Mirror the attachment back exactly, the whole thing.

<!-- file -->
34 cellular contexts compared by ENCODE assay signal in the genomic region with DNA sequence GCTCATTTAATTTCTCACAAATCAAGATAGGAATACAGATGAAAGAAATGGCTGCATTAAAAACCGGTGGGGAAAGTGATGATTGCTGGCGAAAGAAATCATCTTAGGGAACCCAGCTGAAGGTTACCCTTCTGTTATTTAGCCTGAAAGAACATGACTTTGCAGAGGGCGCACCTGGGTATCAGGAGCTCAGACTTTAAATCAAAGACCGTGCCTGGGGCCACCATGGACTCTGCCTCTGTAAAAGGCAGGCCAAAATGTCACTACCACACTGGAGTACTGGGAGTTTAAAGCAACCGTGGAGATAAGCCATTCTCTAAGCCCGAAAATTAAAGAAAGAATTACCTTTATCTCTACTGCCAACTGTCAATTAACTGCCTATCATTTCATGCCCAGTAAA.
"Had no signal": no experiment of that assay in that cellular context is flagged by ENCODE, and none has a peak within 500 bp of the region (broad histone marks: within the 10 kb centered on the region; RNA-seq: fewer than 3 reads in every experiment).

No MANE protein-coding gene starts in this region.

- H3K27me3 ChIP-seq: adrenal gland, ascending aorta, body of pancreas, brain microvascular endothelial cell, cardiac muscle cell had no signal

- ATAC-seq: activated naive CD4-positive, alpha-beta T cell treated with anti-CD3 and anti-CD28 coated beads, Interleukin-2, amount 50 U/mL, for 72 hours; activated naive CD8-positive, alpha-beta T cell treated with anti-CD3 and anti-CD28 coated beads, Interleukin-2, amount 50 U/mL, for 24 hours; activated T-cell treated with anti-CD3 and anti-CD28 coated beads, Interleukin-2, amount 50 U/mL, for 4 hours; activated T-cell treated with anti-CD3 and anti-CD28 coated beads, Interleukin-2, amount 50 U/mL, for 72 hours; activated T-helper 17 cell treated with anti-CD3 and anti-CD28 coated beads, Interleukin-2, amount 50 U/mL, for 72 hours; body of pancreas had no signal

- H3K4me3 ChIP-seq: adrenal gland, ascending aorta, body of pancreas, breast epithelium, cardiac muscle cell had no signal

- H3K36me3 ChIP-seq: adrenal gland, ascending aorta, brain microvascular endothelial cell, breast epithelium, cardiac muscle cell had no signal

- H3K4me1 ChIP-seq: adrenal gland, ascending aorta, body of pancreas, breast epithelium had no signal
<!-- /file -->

34 cellular contexts compared by ENCODE assay signal in the genomic region with DNA sequence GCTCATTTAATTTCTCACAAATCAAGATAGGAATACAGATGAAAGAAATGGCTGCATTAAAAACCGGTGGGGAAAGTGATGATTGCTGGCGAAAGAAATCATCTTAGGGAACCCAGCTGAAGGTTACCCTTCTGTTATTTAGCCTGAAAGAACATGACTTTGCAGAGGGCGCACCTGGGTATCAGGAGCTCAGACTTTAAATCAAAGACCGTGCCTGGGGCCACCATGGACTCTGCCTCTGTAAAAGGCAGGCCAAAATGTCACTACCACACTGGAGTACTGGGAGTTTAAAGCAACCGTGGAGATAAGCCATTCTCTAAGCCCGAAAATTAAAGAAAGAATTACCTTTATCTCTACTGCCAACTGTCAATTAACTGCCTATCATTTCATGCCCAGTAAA.
"Had no signal": no experiment of that assay in that cellular context is flagged by ENCODE, and none has a peak within 500 bp of the region (broad histone marks: within the 10 kb centered on the region; RNA-seq: fewer than 3 reads in every experiment).

No MANE protein-coding gene starts in this region.

- H3K27me3 ChIP-seq: adrenal gland, ascending aorta, body of pancreas, brain microvascular endothelial cell, cardiac muscle cell had no signal

- ATAC-seq: activated naive CD4-positive, alpha-beta T cell treated with anti-CD3 and anti-CD28 coated beads, Interleukin-2, amount 50 U/mL, for 72 hours; activated naive CD8-positive, alpha-beta T cell treated with anti-CD3 and anti-CD28 coated beads, Interleukin-2, amount 50 U/mL, for 24 hours; activated T-cell treated with anti-CD3 and anti-CD28 coated beads, Interleukin-2, amount 50 U/mL, for 4 hours; activated T-cell treated with anti-CD3 and anti-CD28 coated beads, Interleukin-2, amount 50 U/mL, for 72 hours; activated T-helper 17 cell treated with anti-CD3 and anti-CD28 coated beads, Interleukin-2, amount 50 U/mL, for 72 hours; body of pancreas had no signal

- H3K4me3 ChIP-seq: adrenal gland, ascending aorta, body of pancreas, breast epithelium, cardiac muscle cell had no signal

- H3K36me3 ChIP-seq: adrenal gland, ascending aorta, brain microvascular endothelial cell, breast epithelium, cardiac muscle cell had no signal

- H3K4me1 ChIP-seq: adrenal gland, ascending aorta, body of pancreas, breast epithelium had no signal